Thomas Dimond

Inquiry Project: Initial question and analysis

 

Guiding question: How can I not let the students' creative nature be stifled by their perception of the assessment of their creative works? What environmental characteristics aid in the students' acceptance of creative writing projects?

 

It has been my experience that a major problem in engaging students in creative writing assignments is that they fear what others will think about their writing and themselves. It is impossible to deny that a student's creative piece is an extension of themselves. There are certain psychological ties that bind the author to their work; after all, writing is an extension of the imagination and experience combined in an expressive form. I decided to pursue a discussion of some thoughts of professionals in the educational realm in hopes of generating some pedagogical ideas that I can apply in my own classroom. This inquiry will progress from general ideas concerning the teaching of creative writing, to information concerning assessment in the creative environment, and culminate in a discussion of the student-centered approach to teaching creative writing - one which I feel is most congruent with what directions need to be taken in the creative writing classroom.

Most of the information in this portion of the discussion is based on the work of T.D. Allen's Writing to Create Ourselves. Allen calls his approach upside-down education. His basic criticism of traditional writing education is that all student compositions concentrate on the basic grammatical elements of written discourse. After thinking about my own development as a writer, I concluded that this traditional course was a large part of my own education. However, I had the opportunity to experience a creative writing classroom environment which deviated from this traditional approach. The basic structure of the class is to let the students write what they want to say -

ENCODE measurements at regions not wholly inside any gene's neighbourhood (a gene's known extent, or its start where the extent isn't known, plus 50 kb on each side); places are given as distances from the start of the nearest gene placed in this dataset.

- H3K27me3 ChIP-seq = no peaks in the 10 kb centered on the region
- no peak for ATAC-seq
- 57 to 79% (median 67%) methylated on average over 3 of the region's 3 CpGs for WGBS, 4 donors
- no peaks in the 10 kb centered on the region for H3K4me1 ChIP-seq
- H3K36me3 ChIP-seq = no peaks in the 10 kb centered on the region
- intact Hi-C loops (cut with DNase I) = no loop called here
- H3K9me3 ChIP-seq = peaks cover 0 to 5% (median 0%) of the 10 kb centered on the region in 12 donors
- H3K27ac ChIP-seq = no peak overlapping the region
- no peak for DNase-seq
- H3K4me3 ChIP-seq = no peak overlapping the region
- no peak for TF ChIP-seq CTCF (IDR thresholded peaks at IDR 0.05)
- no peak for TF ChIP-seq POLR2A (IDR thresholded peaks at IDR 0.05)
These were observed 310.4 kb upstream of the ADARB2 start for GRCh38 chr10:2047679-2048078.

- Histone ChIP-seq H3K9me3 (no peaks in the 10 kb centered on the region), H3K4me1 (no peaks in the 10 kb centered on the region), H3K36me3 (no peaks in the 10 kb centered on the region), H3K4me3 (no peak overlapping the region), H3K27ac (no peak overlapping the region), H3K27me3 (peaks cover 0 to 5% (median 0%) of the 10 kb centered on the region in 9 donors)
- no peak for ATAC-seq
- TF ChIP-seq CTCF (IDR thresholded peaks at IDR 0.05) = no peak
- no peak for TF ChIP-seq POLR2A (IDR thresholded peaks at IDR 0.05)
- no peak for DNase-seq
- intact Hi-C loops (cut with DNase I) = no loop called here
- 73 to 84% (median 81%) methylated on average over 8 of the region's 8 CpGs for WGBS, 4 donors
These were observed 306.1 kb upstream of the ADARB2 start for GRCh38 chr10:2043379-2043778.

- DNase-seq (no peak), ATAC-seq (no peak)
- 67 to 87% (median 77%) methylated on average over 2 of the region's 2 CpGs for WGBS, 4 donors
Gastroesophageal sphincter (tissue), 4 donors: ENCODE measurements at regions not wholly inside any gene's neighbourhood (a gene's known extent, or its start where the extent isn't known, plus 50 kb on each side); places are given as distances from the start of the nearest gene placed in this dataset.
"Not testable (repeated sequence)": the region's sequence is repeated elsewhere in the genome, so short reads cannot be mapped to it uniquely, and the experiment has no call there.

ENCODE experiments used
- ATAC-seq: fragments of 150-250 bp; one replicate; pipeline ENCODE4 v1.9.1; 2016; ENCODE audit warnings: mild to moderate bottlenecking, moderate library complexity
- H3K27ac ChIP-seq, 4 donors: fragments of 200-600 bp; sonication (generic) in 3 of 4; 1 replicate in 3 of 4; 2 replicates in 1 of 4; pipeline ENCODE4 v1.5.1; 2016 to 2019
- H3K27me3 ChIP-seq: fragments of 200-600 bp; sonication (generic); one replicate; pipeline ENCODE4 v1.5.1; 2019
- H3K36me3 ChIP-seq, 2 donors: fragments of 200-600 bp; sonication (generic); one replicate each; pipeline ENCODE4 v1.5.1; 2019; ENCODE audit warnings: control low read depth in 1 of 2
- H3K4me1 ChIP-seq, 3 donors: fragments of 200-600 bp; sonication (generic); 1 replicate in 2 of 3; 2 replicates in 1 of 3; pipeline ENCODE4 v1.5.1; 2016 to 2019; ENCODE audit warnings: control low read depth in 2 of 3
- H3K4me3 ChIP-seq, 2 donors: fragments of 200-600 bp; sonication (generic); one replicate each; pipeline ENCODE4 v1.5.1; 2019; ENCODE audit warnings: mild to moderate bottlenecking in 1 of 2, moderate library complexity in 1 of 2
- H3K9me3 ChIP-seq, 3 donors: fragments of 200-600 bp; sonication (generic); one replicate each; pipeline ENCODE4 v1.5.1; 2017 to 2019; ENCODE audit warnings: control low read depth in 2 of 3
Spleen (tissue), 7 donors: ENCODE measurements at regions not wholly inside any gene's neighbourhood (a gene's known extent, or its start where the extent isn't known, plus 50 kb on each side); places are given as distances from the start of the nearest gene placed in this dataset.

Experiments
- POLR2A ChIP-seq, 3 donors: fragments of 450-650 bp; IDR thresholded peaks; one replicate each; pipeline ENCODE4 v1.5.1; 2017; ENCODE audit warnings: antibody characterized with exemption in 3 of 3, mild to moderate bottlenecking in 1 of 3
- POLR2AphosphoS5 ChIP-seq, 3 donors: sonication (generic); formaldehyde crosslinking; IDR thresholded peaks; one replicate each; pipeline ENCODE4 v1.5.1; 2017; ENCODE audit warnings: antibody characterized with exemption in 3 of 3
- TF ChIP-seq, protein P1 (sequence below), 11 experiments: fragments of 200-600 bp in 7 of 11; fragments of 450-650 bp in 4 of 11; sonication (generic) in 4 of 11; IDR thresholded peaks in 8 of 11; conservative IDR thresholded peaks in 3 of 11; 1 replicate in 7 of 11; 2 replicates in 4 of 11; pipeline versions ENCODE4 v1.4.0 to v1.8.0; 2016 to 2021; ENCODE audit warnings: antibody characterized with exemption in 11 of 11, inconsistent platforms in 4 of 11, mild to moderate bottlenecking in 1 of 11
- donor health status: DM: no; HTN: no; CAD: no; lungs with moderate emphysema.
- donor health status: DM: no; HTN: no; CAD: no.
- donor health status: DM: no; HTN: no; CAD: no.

We approached the teaching of English usage not by the grammar door

but by the writing door - letting students write what they wanted to say.

We came to grammar - spelling, syntax, rhetoric - through revising material

for reading (Allen, pg. 5).

 

Allen's allegiance to this upside-down approach allows the student to develop their sense of creativity while becoming confident in their own ability to express ideas imaginatively. This confidence is key in the student's willingness to put things on paper. It is only logical to enable the student to think about what to write before shaping it into a finished piece - this is how most professionals work.

The confidence of the student in the classroom is the other important concept addressed in Allen's work. His method of developing student confidence is two fold:

Each child is an individual. Each person's experience is of value to him/her

and to the rest of us (Allen, pg.5).

 

Allen maintains this principle in all lessons, activities, and discussions. He believes that the student's ability to write creatively hinges on their application of what they know in a confident, directed manner. It is the job of the educator to direct the students and introduce concepts and ideas which illustrate to the student that they have an opinion and that it is of consequence to the rest of those around. A basic idea that establishes a sort of ethos for the creative mind is to involve students in an inclusive description of the nature of the writer -